Josh Vogel

OR-Tools – Optimize Your Company’s Workflows

If you read my summary of PyCon Israel day 2 you would know that my favorite lecture over the two days was one that used OR-Tools to solve some scheduling issues the presenter was facing at her company. Aside from it being a great lecture, lightbulbs immediately went off in my head. Could this package solve issues faced by companies around the world?

What is OR-Tools?

The OR-Tools package solves several different types of combinatorial optimization problems. While I knew these types of problems existed, I never really spent much time thinking about them. Even less had I thought that there was software that would make solving these problems on a grand scale as easy as just writing a few lines of code. The OR-Tools package has code to solve the following types of problems:

Now that we know some of the things that OR-Tools can help with, let’s see what I think are its major strengths compared to traditional machine learning.

Why do I find OR-Tools so fascinating?

Ever since I read “Cheaper by the Dozen” in elementary school, I have been kind of obsessed with finding the most optimal solution to tasks I face in my daily life. (No, I don’t button my shirts from the bottom up). I’m the kind of person who organizes their shopping lists by how items are laid out in the store. I also try to group my errands together and not pass by the same place twice. When I was in the dating period of my life, I joked with my friends about an ACPD (average cost per date) metric, which I assumed was somehow correlated to the prospects of actually marrying the young woman (study in progress). So yeah, while I may not have known it, optimization has had a special place in my heart for a while (I lost track of the APCD for optimization).

OR-Tools – ML without Mounds of Data

Since learning of OR- Tools two weeks ago, I’ve crawled down various rabbit holes of the combinatorial optimization world. I have watched a few graduate-level classes from a course uploaded to YouTube during Corona, as well as another more basic college course (which seemed to have been edited by AI to remove all the dead air making it very choppy). I also stumbled upon a YouTube video from Barry Stahl called Building AI Solutions with Google OR-Tools. He is clear and gives useful examples. This has been the best video I have seen on the subject so far and is definitely worth a watch.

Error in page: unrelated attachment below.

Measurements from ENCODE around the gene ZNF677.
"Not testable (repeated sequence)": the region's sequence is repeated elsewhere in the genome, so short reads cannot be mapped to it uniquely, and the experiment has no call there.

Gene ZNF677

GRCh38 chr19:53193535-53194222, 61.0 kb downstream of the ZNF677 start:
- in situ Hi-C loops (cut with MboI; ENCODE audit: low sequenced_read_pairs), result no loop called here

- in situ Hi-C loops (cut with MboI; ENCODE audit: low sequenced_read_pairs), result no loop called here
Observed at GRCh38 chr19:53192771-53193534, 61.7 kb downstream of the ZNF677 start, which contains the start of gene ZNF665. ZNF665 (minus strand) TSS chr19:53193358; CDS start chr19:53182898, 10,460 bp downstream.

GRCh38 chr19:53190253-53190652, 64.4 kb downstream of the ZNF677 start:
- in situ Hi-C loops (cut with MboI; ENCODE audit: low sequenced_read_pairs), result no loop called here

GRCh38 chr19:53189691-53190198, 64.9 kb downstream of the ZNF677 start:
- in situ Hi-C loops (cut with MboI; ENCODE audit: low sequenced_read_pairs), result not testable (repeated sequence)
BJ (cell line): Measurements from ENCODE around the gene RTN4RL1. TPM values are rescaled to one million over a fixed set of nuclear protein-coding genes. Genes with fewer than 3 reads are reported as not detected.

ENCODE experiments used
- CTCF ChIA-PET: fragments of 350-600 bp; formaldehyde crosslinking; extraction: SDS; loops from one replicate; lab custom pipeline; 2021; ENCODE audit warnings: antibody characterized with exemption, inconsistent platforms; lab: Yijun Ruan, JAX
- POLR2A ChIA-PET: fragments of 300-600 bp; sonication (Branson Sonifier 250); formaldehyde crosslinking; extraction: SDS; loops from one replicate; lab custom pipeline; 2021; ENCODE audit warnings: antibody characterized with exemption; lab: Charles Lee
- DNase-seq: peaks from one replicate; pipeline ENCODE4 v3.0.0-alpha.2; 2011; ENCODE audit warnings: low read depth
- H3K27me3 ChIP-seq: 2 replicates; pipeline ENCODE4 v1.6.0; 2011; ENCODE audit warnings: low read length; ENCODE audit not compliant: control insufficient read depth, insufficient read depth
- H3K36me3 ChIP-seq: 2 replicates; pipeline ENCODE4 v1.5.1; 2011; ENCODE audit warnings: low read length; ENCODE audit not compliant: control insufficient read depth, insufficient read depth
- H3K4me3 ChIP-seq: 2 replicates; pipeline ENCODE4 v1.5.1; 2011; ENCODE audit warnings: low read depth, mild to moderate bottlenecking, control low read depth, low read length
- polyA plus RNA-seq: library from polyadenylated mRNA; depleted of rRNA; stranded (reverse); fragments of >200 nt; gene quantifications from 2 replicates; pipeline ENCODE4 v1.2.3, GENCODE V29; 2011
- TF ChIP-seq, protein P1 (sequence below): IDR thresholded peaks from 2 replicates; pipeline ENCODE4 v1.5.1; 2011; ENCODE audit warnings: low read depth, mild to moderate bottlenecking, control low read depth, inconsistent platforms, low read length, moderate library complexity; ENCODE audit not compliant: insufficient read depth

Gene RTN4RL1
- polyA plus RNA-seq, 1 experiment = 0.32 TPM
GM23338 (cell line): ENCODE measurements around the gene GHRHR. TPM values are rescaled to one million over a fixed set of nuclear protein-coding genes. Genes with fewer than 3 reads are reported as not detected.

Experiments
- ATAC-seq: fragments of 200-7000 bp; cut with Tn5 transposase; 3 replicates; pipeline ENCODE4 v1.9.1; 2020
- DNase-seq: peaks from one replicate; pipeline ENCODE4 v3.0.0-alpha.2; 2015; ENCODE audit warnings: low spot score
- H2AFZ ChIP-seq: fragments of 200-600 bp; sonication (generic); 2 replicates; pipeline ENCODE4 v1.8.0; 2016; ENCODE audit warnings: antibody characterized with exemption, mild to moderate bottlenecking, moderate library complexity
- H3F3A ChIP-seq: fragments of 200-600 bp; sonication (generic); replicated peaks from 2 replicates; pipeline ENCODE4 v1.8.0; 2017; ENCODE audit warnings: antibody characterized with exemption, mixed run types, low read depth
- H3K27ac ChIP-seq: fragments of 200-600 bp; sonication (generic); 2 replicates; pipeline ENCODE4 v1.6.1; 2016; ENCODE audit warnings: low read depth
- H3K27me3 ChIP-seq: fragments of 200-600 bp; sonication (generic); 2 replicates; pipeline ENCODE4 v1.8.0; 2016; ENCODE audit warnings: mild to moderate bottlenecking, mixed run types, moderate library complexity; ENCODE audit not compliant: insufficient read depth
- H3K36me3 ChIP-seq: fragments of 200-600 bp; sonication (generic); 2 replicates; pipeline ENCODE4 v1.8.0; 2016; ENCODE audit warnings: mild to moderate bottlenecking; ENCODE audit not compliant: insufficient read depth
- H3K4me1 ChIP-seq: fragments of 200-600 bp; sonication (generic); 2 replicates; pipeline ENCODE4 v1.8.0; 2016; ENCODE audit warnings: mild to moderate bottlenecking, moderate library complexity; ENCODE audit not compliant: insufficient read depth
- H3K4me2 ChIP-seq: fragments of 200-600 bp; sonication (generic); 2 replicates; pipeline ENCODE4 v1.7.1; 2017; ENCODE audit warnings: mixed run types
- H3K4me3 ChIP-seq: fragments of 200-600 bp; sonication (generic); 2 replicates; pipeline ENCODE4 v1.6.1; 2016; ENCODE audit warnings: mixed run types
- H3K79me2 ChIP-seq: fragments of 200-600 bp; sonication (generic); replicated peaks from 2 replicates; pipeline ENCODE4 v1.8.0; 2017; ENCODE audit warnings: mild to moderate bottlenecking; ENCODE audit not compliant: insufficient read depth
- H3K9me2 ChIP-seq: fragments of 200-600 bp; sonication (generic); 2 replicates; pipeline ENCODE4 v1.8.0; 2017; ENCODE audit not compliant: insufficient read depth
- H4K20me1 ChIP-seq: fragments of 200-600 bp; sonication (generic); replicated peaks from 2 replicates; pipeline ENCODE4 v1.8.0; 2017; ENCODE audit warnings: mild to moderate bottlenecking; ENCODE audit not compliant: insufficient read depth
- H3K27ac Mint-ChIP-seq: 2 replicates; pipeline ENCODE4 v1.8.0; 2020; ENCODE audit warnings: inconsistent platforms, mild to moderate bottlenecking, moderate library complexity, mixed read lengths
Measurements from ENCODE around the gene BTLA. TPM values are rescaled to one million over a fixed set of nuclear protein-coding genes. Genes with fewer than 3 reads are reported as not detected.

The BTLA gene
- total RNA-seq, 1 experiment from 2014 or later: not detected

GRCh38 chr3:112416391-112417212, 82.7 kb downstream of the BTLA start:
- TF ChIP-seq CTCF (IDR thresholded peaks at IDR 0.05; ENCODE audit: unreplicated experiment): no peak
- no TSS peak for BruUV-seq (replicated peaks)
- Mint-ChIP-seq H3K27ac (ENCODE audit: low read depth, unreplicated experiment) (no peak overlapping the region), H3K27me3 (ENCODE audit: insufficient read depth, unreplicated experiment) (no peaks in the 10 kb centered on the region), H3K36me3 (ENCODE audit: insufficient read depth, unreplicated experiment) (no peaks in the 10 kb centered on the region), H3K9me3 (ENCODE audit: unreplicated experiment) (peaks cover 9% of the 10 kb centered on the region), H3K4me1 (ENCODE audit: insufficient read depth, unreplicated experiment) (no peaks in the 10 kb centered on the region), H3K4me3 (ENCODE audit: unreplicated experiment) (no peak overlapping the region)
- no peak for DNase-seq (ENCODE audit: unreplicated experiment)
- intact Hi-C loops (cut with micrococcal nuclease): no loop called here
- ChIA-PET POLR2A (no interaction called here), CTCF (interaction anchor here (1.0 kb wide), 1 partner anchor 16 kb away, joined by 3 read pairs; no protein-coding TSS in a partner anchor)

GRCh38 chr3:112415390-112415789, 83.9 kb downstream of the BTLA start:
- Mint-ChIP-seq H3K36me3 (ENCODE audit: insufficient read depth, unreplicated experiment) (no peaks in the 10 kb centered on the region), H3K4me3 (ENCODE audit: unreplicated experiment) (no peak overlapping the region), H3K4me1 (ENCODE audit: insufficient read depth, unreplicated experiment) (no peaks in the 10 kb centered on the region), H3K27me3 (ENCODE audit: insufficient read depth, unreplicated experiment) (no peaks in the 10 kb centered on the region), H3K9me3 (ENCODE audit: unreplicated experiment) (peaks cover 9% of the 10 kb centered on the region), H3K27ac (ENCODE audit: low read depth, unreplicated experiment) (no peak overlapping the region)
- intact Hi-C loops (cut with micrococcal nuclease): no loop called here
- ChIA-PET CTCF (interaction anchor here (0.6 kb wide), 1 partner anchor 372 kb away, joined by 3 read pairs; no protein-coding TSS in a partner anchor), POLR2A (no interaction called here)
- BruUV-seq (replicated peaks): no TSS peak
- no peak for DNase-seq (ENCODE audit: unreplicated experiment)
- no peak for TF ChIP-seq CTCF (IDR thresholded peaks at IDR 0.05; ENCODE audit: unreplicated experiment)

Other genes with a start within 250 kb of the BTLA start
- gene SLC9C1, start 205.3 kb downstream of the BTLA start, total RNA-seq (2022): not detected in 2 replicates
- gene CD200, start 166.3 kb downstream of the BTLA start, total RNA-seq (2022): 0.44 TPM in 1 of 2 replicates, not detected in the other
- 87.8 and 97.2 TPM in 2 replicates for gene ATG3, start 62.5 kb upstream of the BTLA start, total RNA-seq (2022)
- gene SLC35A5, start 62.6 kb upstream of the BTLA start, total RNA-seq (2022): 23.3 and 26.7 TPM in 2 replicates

But what did he say that was so revelatory for me? Among all the other great things he says, he mentions something along these lines: “Many machine learning models require mounds of data to give you the best result. But optimization problems aim to solve them given the only the data that is presented.” What he means is that if there is a way to make a formula out of your problem before analyzing your mounds of data, you may want to try that first, especially if you have nothing else to go on. You can optimize your profits with your inventory, only needing to know your profit margins, regardless of historical performance (though it helps). Or you can get your teachers and students assigned to their classes each semester without hours of moving around notecards.

As a side note, the lecture also explained why I have ALWAYS had an issue solving Sudokus. On the surface, this kind of puzzle seems like something that would be perfect for my interests. After all, it is a complex problem that needs solving. But, as Barry explained, it is IMPOSSIBLE to validate all the possible combinations. Instead, if you approach it as a “constraints” problem, solving them becomes that much easier. If I ever get a few hours, I may even try and program a Sudoku solver, then I can claim that I have mastered the puzzle.


I still have a lot to learn about OR-Tools and this area of math. The great thing is that OR-Tools and other similar packages have a robust support community around them. As I plan to start a few projects that will leverage OR-Tools, I look forward to both learning from them and helping you, my readers, on your journey through ML.